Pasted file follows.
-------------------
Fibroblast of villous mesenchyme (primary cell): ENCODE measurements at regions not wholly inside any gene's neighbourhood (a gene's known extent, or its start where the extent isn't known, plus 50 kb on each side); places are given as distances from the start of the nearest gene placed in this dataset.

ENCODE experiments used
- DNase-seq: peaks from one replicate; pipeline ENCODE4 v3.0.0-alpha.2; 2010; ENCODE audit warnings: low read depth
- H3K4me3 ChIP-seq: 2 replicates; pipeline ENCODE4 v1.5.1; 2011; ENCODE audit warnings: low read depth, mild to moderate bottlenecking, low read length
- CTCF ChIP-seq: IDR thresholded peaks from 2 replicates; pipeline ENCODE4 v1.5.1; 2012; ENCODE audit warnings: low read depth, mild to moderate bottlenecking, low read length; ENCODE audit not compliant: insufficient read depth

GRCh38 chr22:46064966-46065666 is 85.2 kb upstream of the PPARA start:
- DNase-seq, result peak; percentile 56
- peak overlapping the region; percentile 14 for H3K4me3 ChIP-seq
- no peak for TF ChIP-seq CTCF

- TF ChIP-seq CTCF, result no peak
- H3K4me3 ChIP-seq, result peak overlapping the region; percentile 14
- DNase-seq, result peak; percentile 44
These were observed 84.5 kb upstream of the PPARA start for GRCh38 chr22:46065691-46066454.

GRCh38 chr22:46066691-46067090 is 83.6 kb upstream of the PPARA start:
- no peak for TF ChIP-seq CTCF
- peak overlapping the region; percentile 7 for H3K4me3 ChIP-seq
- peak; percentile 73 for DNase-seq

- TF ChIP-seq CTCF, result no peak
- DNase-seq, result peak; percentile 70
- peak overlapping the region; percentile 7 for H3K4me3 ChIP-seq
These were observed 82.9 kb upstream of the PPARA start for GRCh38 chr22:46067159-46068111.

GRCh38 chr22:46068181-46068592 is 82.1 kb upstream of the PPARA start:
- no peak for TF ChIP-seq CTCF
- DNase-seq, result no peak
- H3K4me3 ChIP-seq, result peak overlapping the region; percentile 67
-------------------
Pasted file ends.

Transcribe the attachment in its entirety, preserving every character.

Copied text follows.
Fibroblast of villous mesenchyme (primary cell): ENCODE measurements at regions not wholly inside any gene's neighbourhood (a gene's known extent, or its start where the extent isn't known, plus 50 kb on each side); places are given as distances from the start of the nearest gene placed in this dataset.

ENCODE experiments used
- DNase-seq: peaks from one replicate; pipeline ENCODE4 v3.0.0-alpha.2; 2010; ENCODE audit warnings: low read depth
- H3K4me3 ChIP-seq: 2 replicates; pipeline ENCODE4 v1.5.1; 2011; ENCODE audit warnings: low read depth, mild to moderate bottlenecking, low read length
- CTCF ChIP-seq: IDR thresholded peaks from 2 replicates; pipeline ENCODE4 v1.5.1; 2012; ENCODE audit warnings: low read depth, mild to moderate bottlenecking, low read length; ENCODE audit not compliant: insufficient read depth

GRCh38 chr22:46064966-46065666 is 85.2 kb upstream of the PPARA start:
- DNase-seq, result peak; percentile 56
- peak overlapping the region; percentile 14 for H3K4me3 ChIP-seq
- no peak for TF ChIP-seq CTCF

- TF ChIP-seq CTCF, result no peak
- H3K4me3 ChIP-seq, result peak overlapping the region; percentile 14
- DNase-seq, result peak; percentile 44
These were observed 84.5 kb upstream of the PPARA start for GRCh38 chr22:46065691-46066454.

GRCh38 chr22:46066691-46067090 is 83.6 kb upstream of the PPARA start:
- no peak for TF ChIP-seq CTCF
- peak overlapping the region; percentile 7 for H3K4me3 ChIP-seq
- peak; percentile 73 for DNase-seq

- TF ChIP-seq CTCF, result no peak
- DNase-seq, result peak; percentile 70
- peak overlapping the region; percentile 7 for H3K4me3 ChIP-seq
These were observed 82.9 kb upstream of the PPARA start for GRCh38 chr22:46067159-46068111.

GRCh38 chr22:46068181-46068592 is 82.1 kb upstream of the PPARA start:
- no peak for TF ChIP-seq CTCF
- DNase-seq, result no peak
- H3K4me3 ChIP-seq, result peak overlapping the region; percentile 67